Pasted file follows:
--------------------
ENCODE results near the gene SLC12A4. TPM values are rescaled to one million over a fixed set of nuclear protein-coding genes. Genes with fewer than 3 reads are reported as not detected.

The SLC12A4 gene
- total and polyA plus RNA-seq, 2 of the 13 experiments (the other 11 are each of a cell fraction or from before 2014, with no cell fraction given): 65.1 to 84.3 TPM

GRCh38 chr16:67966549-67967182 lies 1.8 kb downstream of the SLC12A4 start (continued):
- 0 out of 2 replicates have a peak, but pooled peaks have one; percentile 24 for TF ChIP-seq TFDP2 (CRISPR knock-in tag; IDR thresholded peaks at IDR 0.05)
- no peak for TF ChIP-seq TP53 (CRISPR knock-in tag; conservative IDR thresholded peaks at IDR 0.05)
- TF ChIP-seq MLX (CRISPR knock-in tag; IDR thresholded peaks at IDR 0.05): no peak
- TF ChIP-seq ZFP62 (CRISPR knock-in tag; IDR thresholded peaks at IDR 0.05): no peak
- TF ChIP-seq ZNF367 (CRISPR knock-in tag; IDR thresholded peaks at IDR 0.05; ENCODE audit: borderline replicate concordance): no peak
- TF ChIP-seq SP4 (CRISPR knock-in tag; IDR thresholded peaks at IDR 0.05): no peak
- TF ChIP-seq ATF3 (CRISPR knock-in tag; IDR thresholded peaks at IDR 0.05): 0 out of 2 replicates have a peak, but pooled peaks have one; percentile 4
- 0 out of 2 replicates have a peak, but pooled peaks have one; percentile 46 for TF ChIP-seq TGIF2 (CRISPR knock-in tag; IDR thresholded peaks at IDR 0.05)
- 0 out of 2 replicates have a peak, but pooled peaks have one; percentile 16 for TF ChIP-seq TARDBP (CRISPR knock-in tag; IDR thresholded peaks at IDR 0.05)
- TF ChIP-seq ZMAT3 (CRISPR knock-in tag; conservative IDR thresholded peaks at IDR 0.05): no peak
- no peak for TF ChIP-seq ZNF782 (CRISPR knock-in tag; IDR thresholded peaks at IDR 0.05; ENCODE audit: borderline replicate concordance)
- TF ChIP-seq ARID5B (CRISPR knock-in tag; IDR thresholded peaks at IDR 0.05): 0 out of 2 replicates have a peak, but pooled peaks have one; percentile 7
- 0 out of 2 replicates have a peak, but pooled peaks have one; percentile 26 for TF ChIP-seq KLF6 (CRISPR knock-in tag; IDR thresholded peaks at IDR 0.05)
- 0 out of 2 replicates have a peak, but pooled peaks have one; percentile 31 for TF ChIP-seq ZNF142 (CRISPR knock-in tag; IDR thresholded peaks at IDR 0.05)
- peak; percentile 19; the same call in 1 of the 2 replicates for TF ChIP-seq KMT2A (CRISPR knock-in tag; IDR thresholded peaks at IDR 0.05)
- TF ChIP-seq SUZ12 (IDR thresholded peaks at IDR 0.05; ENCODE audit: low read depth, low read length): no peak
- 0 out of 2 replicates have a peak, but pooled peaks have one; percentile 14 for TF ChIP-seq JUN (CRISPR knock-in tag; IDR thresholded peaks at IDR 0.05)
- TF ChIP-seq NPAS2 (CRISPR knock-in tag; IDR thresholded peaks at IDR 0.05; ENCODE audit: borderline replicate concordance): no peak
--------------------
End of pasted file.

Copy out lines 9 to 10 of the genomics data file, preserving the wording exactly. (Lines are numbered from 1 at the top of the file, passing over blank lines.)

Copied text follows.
- TF ChIP-seq ZNF367 (CRISPR knock-in tag; IDR thresholded peaks at IDR 0.05; ENCODE audit: borderline replicate concordance): no peak
- TF ChIP-seq SP4 (CRISPR knock-in tag; IDR thresholded peaks at IDR 0.05): no peak